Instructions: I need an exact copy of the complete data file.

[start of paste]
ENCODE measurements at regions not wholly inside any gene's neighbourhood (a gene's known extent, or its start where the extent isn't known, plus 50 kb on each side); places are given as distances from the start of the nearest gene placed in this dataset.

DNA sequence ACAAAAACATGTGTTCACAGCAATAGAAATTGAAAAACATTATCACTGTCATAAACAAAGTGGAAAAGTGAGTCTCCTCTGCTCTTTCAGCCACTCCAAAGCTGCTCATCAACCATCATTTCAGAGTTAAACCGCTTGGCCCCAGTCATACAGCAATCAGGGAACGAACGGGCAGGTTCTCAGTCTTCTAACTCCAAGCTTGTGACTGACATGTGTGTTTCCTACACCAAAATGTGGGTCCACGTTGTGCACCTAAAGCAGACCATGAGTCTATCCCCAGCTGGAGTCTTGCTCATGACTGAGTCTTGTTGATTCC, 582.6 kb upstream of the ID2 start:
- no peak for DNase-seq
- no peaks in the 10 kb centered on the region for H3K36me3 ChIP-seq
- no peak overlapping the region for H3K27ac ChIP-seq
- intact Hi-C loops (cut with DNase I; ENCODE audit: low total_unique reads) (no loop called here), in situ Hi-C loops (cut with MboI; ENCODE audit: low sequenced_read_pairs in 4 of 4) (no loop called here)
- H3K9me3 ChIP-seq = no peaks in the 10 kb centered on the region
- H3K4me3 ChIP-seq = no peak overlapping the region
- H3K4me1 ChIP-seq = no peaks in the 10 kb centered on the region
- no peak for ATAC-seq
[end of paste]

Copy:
ENCODE measurements at regions not wholly inside any gene's neighbourhood (a gene's known extent, or its start where the extent isn't known, plus 50 kb on each side); places are given as distances from the start of the nearest gene placed in this dataset.

DNA sequence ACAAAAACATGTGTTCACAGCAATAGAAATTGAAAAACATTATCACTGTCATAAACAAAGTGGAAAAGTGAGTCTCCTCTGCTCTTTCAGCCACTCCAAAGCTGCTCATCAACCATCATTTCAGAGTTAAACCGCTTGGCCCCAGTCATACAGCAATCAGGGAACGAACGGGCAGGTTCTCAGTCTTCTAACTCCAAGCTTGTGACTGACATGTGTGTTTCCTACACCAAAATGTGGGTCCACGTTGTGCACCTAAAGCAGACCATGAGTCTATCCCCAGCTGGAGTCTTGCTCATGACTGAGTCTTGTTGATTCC, 582.6 kb upstream of the ID2 start:
- no peak for DNase-seq
- no peaks in the 10 kb centered on the region for H3K36me3 ChIP-seq
- no peak overlapping the region for H3K27ac ChIP-seq
- intact Hi-C loops (cut with DNase I; ENCODE audit: low total_unique reads) (no loop called here), in situ Hi-C loops (cut with MboI; ENCODE audit: low sequenced_read_pairs in 4 of 4) (no loop called here)
- H3K9me3 ChIP-seq = no peaks in the 10 kb centered on the region
- H3K4me3 ChIP-seq = no peak overlapping the region
- H3K4me1 ChIP-seq = no peaks in the 10 kb centered on the region
- no peak for ATAC-seq